Bedsore

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bedsore

[′bed‚sȯr]
(medicine)

Bedsore

 

(also decubitus ulcer), the necrosis of soft tissues resulting from constant pressure and accompanied by circulatory and trophic nerve disorders. Bedsores develop in persons confined to bed for a prolonged period, for example, in elderly patients with fractures, in patients with diseases of the central nervous system, and in patients with traumas of the spinal cord.

Bedsores form in the region of the sacrum, shoulder blades, heels, or elbow joints. The skin, which is the superficies of the bedsore, is affected, as is the subcutaneous cellular tissue that contains muscles. A deep subcutaneous bedsore is dangerous in that it can result in an infected wound and intoxication. A bedsore may develop because of pressure on the skin from a plaster cast or from an orthopedic prosthesis or apparatus. It may also develop on the mucosa of the mouth because of pressure caused by dental prostheses.

Treatment of bedsores includes ultraviolet irradiation, administration of potassium permanganate solutions, application of dressings, use of general analeptic measures, and less frequently, surgery. Prophylaxis includes good care of the skin, for example, by rubbing, and a regular change of linens, and the use of bedpans and special pneumatic massaging mattresses. It is also important occasionally to shift the patient’s position in bed.

References in periodicals archive ?
They were assessed for signs of bed sores such as redness, skin heat, and swelling and pain on days three, seven and 10.
Bed sores are a terrible condition, and treating such conditions is estimated to cost nearly 10% of the annual Welsh NHS budget."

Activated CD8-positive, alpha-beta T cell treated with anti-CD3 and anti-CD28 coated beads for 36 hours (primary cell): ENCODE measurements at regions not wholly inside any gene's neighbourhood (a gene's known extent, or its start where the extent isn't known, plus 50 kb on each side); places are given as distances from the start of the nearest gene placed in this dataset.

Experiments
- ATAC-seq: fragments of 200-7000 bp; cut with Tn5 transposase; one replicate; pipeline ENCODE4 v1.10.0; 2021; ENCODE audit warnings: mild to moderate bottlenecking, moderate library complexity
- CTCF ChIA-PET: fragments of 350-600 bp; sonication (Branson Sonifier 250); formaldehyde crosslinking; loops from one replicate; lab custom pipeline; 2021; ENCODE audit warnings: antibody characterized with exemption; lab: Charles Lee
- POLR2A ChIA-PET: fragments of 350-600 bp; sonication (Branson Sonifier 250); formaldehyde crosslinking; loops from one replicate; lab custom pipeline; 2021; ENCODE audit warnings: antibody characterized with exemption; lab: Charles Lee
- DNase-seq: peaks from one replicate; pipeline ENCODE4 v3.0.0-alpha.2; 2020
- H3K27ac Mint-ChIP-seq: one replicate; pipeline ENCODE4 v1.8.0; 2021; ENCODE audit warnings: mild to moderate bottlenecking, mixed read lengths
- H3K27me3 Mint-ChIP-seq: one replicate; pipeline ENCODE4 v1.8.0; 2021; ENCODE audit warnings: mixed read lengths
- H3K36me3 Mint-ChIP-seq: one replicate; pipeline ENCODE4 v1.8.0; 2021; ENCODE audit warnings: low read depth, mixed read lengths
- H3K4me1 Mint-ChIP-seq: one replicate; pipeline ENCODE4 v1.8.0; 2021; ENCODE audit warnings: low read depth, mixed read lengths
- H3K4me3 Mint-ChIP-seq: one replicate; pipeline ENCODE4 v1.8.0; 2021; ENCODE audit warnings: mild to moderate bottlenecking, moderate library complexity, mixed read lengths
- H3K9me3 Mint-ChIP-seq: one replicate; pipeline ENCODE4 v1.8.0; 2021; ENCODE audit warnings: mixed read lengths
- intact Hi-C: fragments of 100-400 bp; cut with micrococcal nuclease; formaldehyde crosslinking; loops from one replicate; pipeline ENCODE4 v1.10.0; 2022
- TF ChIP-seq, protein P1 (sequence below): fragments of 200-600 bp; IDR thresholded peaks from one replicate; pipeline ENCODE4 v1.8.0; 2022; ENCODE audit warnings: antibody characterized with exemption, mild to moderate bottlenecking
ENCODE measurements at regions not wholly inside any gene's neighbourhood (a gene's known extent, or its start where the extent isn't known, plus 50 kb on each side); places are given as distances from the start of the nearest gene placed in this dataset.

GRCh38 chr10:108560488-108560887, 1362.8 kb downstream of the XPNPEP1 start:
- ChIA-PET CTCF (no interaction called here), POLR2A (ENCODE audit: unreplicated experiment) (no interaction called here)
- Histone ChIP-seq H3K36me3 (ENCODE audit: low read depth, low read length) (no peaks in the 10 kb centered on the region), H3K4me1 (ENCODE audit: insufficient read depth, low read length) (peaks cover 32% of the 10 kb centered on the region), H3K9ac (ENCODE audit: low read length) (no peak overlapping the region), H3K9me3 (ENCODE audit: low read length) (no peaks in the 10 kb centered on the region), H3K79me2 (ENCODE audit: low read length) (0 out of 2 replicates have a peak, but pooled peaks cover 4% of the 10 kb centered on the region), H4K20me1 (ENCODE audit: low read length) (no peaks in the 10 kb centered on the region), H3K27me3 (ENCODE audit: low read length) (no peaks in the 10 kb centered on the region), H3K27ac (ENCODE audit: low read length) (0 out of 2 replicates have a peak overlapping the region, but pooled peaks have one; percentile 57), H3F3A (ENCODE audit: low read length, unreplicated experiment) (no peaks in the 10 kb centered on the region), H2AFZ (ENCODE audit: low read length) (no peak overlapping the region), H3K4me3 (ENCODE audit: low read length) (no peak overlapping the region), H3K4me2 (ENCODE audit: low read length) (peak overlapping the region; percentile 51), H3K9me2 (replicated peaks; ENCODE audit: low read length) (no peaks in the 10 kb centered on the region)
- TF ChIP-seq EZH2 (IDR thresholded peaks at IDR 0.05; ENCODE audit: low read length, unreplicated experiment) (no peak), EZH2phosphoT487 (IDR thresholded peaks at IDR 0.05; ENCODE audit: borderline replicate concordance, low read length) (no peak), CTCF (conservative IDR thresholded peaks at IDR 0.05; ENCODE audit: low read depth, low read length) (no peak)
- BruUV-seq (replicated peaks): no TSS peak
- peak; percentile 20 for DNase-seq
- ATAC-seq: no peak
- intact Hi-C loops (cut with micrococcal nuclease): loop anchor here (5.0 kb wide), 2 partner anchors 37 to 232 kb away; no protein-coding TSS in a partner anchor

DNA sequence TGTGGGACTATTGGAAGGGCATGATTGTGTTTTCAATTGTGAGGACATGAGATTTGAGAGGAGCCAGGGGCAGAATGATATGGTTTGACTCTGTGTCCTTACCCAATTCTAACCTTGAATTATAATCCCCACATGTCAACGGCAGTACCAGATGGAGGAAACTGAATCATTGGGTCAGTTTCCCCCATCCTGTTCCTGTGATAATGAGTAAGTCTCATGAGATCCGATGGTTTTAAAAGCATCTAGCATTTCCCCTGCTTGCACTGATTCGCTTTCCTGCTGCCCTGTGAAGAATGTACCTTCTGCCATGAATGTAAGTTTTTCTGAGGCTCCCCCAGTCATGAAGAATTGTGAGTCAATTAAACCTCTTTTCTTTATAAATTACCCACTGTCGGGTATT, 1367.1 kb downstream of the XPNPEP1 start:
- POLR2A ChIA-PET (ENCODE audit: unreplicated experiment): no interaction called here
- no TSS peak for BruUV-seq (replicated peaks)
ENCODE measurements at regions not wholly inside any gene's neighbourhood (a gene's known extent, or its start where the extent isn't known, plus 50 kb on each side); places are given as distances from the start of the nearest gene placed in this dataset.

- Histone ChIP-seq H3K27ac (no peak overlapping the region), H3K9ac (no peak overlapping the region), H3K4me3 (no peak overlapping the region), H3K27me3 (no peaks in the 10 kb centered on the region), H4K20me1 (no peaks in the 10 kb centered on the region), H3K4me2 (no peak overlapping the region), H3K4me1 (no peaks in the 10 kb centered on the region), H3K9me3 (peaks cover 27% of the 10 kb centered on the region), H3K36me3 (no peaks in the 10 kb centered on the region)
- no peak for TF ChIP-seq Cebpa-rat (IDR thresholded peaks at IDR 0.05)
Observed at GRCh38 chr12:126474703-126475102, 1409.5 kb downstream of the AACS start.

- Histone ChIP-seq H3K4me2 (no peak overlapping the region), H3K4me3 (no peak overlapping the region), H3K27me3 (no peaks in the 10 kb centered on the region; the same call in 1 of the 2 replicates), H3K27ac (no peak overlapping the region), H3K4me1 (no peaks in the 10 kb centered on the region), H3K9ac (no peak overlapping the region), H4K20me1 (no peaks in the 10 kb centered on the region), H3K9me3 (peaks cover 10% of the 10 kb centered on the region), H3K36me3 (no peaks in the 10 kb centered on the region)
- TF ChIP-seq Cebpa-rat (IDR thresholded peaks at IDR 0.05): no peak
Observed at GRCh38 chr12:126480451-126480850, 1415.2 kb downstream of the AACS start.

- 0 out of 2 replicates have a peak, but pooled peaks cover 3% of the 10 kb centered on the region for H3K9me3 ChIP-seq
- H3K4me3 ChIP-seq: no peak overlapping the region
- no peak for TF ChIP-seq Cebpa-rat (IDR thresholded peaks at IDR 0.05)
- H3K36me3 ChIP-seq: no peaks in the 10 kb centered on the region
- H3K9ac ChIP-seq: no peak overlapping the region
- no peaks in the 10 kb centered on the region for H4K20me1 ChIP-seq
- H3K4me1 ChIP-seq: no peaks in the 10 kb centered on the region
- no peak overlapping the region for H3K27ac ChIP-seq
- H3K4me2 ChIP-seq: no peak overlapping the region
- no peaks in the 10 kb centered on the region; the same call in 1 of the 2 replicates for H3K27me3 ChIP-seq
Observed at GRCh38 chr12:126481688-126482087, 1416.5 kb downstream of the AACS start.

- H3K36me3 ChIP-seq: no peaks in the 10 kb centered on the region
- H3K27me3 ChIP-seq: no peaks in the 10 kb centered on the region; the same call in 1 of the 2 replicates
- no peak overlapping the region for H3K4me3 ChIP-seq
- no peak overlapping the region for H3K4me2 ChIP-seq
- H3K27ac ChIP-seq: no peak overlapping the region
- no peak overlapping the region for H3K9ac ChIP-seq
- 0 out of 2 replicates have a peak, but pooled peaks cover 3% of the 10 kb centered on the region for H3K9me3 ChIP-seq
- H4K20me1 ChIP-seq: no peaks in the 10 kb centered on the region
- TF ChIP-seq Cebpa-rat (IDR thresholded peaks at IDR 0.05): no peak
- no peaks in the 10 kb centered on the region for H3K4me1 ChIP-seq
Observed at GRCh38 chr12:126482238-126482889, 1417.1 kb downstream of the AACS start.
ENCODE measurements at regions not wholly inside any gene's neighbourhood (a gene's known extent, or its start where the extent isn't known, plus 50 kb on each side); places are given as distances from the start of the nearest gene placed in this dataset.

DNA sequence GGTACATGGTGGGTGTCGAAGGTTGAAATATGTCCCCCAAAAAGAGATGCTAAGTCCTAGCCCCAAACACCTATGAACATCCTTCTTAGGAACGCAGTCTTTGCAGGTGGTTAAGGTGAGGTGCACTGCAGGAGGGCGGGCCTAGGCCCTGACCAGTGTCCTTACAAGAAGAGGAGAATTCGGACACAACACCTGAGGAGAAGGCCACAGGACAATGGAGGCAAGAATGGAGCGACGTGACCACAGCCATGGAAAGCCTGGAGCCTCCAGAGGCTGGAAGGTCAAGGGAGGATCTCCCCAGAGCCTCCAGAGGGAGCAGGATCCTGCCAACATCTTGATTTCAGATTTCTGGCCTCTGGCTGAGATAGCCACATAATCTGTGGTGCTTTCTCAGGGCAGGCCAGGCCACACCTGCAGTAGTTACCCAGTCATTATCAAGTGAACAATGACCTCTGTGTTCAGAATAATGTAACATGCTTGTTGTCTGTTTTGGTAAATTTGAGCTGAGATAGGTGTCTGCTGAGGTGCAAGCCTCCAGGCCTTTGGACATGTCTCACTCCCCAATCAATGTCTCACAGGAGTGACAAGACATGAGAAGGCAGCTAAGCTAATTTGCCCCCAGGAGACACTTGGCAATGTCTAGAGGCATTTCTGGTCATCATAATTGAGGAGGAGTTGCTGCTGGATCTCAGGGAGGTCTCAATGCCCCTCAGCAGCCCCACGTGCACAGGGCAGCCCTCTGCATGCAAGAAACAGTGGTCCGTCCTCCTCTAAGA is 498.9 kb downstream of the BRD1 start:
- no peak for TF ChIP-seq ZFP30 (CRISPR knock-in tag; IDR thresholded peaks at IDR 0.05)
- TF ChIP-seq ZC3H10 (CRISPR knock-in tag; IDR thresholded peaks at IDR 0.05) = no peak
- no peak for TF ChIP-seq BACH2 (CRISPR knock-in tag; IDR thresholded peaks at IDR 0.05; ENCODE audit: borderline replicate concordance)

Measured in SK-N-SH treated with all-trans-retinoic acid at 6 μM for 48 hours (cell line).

Bed sores are often caused when a large amount of pressure is applied to an area of skin over a short period of time and becomes starved of oxygen.
But in her defence, Mrs Mascarenhas - a nurse since 1973 and a specialist district nurse since 1977 - said the therapies used had not harmed patients and in fact improved their bed sores.
"Inactivity and bed sores were pushing them toward death C* here death is so close," he said.
Mrs Bravette noticed an unpleasant smell and was shocked when she realised it was as a result of her husband's bed sores.
Originally developed to help prevent bed sores and increase patient comfort in hospitals, the Natural Form bed currently is utilized at top health care facilities.
Hospitals with a better safety climate--interpersonal, work unit, and organizational safety attitudes and safeguards--have a lower incidence of patient safety problems such as bed sores, postoperative hemorrhage, and health care-associated infections.
Hospitals will also work to prevent methicillin-resistant Staphylococcus aureus (MRSA) infections and prevent and treat bed sores.
Medicare has been posting more quality information on its Web site, listing nursing homes that fair poorly in state inspections on measures such as the percentage of residents who have bed sores or who spend most of their time in a chair or bed.
* The most common types of medical errors were bed sores, failure to rescue, and postoperative respiratory failure.
The ergonomically designed Currette can be used to effectively treat such wounds as: burns, bed sores, diabetic ulcers, and more.